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Re: a 'different' argument for the existence of god??

Post  corynski on Fri Nov 19, 2010 9:24 am

Hello Aught3

That sounds quite reasonable, if only reason would carry the argument. My family was catholic, and nothing, certainly nothing such as genocide or eternal damnation would convince them that God was evil, mythological or non-existent, or anything but what the Pope said He was. Even passages in the Bible such as God killing people by throwing down hailstones on them, or angels killing 185,000 in one night, would be suggestive of an 'evil' God. God may do evil, but it's OK because He's God.....

Basic core belief seems to stem from early indoctrination by family and friends, reinforced by ubiquitous signs and symbols in the environment, some reputed to be 'miraculous', but certainly not from reason. I mentioned elsewhere that I thought perhaps there was an evolutionary advantage to being a believer, from the group solidarity under a deity regardless of whether the deity was real or not. And 'God' is not even required to 'show up' as proof of being, I suppose because 'God' had done that already 2000 years ago.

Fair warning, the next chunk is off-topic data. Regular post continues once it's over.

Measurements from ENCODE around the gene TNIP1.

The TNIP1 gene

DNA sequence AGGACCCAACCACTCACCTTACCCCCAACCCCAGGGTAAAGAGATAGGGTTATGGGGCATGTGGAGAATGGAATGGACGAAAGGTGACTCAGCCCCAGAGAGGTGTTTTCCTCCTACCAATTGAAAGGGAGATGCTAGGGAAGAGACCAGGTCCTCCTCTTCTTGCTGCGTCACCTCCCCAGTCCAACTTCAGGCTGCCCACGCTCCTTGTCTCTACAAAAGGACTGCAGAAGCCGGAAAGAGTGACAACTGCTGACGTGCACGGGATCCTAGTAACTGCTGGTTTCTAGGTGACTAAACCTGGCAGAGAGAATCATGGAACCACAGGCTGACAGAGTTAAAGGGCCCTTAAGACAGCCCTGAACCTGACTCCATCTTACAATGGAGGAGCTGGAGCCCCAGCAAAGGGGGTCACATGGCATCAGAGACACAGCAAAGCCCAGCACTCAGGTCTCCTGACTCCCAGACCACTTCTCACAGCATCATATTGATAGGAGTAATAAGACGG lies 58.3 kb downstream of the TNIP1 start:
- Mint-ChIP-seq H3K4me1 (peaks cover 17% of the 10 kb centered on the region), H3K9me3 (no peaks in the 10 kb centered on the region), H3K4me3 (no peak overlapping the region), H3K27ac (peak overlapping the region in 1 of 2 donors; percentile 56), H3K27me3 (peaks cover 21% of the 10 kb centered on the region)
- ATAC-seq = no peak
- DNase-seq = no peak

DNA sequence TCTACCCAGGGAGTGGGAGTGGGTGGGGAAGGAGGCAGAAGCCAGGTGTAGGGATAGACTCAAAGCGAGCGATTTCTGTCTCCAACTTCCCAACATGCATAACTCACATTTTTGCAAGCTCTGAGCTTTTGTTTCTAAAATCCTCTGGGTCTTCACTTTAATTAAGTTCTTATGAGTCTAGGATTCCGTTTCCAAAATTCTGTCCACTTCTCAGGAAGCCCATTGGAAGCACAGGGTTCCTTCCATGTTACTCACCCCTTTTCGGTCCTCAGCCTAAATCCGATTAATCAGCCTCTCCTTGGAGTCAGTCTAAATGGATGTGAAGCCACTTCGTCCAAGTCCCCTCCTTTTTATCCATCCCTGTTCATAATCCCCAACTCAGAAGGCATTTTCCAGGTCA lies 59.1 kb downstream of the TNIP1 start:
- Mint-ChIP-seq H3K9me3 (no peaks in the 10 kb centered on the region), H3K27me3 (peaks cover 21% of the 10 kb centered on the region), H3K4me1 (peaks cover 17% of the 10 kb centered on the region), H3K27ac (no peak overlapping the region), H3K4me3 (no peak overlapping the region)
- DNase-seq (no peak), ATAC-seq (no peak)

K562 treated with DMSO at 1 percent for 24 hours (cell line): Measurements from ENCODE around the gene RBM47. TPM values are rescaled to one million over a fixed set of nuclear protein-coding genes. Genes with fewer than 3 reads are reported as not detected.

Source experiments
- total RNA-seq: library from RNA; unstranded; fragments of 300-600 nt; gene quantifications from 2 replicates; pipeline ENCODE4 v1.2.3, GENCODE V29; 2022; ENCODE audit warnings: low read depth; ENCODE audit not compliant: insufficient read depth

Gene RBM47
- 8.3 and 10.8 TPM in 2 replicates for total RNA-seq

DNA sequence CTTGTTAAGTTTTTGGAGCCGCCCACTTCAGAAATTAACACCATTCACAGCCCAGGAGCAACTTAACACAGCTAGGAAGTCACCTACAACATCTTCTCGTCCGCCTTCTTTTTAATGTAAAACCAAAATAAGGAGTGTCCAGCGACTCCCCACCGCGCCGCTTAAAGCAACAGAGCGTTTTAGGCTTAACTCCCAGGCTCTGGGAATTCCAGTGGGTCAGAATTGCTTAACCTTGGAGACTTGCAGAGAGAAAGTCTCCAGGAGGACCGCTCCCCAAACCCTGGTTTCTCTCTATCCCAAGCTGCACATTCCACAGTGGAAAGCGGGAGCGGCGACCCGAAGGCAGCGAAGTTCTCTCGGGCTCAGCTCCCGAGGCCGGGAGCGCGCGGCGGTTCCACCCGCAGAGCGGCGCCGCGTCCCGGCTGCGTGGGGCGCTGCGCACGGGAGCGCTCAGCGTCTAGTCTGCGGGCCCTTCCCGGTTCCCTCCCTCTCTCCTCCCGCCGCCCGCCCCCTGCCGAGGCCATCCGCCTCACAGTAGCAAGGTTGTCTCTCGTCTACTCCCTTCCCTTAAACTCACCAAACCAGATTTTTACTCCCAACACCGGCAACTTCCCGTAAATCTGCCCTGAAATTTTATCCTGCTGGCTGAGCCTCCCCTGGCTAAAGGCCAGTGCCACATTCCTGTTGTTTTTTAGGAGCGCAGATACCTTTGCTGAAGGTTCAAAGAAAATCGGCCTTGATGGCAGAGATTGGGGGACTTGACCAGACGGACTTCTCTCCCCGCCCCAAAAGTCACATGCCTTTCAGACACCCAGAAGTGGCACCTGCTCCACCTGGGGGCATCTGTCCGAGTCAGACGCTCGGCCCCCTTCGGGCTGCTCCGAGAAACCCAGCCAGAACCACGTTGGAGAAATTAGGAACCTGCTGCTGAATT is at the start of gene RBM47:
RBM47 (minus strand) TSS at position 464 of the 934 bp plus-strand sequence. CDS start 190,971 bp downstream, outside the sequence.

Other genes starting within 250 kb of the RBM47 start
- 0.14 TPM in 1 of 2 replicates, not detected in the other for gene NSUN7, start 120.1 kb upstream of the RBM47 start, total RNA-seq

And I'd guess religion worked well to solidify the group, mostly because there was no way of knowing if 'God' were real or not. Hallucinated voices of past leaders may have occurred to furnish 'proof' of a God. This lasted until the Middle Ages and the Inquisition and such, when science and reason finally became apparent and validated. A scientific method was developed to distinguish between reality and illusion.

It would seem that reason would be a better way to rule than superstition and myth, even though we humans are not necessarily reasonable all the time either .......

charley